• Water(hen) in the (bird) brain

    Water(hen) in the (bird) brain

    “Our good web-master once posted an article of mine on this website about attracting kingfishers to urban gardens LINK. “As a follow-up to that, I decided to do this...

  • The Birds of Singapore – an online book

    The Birds of Singapore – an online book

    In May 1943, GC Madoc published “An Introduction to Malayan Birds.” He wrote his manuscript in Singapore’s Changi Prison where he was interned when the country fell into the...

  • Videocam: A powerful tool for studying birds

    Videocam: A powerful tool for studying birds

    1. Collecting birds: In the 19th century the equipment needed to study birds was the gun. Another skill necessary was a good stuffing technique in order to preserve the specimens....

  • Documenting bird calls and songs

    Documenting bird calls and songs

    Many local birdwatchers are able to recognise the birds behind the songs. However, interest in most cases ends there except for a few who make basic recordings. Erik Mobrand...

  • Should attempts be made to tame wild birds?

    Should attempts be made to tame wild birds?

    The first part of the series by aviculturist Lee Chiu San deals with whether birds can be tamed and whether they will remain tamed. The second part looks at whether it is...

  • Postings your observations and images

    Postings your observations and images

    Why should you post your observations and images? Southeast Asian birds are poorly studied in terms of behaviour and ecology. By posting your observations (and this include...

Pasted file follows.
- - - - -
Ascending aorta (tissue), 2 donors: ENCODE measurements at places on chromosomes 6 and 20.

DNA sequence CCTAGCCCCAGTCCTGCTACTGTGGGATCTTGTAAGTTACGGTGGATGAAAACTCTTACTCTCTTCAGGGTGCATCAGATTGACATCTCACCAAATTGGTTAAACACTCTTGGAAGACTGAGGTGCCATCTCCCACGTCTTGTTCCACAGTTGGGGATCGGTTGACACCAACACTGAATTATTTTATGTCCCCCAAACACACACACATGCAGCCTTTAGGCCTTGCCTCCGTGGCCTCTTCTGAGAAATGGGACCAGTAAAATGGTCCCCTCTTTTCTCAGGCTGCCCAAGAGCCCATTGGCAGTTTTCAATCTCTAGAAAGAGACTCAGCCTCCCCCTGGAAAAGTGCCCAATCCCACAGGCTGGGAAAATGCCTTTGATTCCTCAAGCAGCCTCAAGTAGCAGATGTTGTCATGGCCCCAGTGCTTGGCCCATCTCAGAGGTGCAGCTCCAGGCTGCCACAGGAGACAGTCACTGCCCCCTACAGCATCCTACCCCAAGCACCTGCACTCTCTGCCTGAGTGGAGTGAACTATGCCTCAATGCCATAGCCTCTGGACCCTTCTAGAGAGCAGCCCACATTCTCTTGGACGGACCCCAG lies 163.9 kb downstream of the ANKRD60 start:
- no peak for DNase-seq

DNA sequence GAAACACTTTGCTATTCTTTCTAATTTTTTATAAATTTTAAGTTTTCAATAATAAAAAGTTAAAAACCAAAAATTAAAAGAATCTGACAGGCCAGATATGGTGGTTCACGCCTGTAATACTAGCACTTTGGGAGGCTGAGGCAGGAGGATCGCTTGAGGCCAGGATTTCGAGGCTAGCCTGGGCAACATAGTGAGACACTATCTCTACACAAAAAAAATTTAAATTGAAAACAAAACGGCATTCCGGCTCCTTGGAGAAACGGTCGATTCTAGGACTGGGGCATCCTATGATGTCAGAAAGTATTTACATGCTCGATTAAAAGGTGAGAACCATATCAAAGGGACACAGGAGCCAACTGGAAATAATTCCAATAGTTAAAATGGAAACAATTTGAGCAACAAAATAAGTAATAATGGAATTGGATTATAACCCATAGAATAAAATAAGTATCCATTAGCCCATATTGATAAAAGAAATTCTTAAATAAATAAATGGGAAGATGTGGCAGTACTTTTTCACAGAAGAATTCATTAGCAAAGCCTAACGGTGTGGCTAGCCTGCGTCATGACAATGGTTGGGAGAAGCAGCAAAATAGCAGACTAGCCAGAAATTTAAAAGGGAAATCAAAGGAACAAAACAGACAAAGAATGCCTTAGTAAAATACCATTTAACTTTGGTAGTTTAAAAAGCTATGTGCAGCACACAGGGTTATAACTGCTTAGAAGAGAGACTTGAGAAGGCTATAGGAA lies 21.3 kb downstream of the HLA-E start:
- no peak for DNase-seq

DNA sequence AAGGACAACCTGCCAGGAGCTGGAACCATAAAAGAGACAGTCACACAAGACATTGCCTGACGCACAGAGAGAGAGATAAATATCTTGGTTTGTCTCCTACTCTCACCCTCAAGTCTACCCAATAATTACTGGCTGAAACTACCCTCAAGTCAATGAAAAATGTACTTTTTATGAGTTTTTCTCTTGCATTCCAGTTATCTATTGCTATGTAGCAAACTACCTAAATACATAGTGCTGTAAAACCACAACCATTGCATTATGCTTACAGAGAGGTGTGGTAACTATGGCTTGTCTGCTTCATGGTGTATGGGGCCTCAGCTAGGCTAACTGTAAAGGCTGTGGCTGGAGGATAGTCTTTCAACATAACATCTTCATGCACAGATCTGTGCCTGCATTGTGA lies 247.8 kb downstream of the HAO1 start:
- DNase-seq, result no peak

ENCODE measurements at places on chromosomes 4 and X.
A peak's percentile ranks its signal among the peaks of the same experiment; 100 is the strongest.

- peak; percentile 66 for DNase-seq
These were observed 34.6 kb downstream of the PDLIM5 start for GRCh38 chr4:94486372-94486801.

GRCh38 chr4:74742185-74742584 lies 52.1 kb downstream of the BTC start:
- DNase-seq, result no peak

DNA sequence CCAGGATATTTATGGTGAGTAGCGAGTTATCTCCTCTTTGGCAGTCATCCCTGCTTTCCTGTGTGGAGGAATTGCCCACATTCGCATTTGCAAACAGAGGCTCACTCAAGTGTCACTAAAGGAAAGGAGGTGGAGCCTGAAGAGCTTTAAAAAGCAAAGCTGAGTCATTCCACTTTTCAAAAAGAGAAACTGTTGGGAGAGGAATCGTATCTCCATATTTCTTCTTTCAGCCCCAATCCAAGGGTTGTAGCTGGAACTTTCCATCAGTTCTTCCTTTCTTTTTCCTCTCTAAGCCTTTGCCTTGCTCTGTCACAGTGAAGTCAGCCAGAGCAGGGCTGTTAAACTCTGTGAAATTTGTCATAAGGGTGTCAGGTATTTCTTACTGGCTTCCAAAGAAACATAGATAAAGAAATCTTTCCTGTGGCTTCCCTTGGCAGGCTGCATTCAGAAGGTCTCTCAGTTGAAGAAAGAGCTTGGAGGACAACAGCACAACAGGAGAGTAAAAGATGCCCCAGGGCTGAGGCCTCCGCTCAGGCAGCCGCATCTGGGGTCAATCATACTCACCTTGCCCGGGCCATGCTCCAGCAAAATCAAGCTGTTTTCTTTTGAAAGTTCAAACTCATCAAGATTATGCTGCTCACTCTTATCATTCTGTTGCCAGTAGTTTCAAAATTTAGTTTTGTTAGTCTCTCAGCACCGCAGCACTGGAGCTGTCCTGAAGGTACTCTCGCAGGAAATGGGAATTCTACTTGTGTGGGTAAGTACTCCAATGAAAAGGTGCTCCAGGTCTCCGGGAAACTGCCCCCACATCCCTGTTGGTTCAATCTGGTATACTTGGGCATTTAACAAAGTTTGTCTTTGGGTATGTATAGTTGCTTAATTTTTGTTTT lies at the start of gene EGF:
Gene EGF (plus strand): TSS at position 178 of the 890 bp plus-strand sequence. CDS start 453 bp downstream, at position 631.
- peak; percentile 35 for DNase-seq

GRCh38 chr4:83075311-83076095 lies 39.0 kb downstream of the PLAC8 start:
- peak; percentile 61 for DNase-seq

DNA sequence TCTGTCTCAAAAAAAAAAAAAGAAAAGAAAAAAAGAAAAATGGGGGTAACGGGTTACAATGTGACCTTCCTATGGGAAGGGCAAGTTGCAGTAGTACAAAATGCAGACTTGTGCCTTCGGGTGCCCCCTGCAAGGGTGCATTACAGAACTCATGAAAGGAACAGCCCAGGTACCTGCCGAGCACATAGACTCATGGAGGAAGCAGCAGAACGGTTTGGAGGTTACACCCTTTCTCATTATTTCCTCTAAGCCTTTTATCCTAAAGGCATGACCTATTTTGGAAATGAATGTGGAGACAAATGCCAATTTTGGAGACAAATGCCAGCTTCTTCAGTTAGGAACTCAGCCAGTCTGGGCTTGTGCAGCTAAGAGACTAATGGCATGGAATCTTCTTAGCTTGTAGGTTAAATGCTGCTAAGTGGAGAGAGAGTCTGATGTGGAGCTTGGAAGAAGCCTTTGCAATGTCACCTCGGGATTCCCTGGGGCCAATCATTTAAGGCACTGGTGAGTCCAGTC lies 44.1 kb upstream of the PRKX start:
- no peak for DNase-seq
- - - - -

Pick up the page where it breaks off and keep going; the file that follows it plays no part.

• Nature Society: The struggle for Singapore’s nature areas

    Nature Society: The struggle for Singapore’s nature areas

    The above paper has just been published. Nature in Singapore is a peer-reviewed, online journal that publishes articles on the flora and fauna (e.g., biology, botany, zoology,...

Mobbing of Spotted Wood Owl at Toa Payoh

27 Jan 2008   in Owls 2 Comments »
Contributed by Gloria Seow
Mobbing of Spotted Wood Owl at Toa Payoh The loud cawing of crows outside her apartment window alerted Gloria Seow to an exciting spectacle of an owl being mobbed… “Unbelievably, a Spotted Wood Owl (Strix seloputo) appeared at 2pm on 19th January 2008 in the most unlikely of places – on a tree just outside my 12th floor flat in Toa Payoh, a housing estate in Singapore with towering flats up to 40 stories high. However, my house happens to be located just beside a grove of shady mature trees providing... Read More

Common Tailorbird: Another failed nesting

26 Jan 2008   in Nesting-failed 3 Comments »
Contributed by Tan Teo Seng
Common Tailorbird: Another failed nesting On the morning of 7th November 2007, Tan Teo Seng brought me a cutting of a creeper with a Common Tailorbird (Orthotomus sutorius) nest still attached to it. Inside were three damaged eggs. The nest was attached to a number of aerial roots of the creeper and a single leaf of the climber, an araceous plant. A single dried avocado (Persea americana) leaf was sewn to the leaf of the climber to complete the shell within which the nest was lodged (above left). Copious cobwebs... Read More

Orange-headed Thrush: Observations on a rare winter visitor

25 Jan 2008   in Migration-Migrants 2 Comments »
Contributed by Tan Gim Cheong
Orange-headed Thrush: Observations on a rare winter visitor On the cloudy morning (1000-1100 hours) of 15th January 2008, Tan Gim Cheong was at Hindhede Quarry, Bukt Timah Nature Reserve when he encountered an Orange-headed Thrush (Zoothera citrina)… “Arrived at Hindhede to the sound of a large group of people having team building activities. “Looked around and located the beautiful Orange-headed Thrush (which betrayed its presence with its singing) on the ground. Moving about on the ground, it sang for about 10 minutes,... Read More

Food of the Asian Koel: Pipturus argenteus

24 Jan 2008   in Feeding-plants, Plants No Comments »
Contributed by - see article -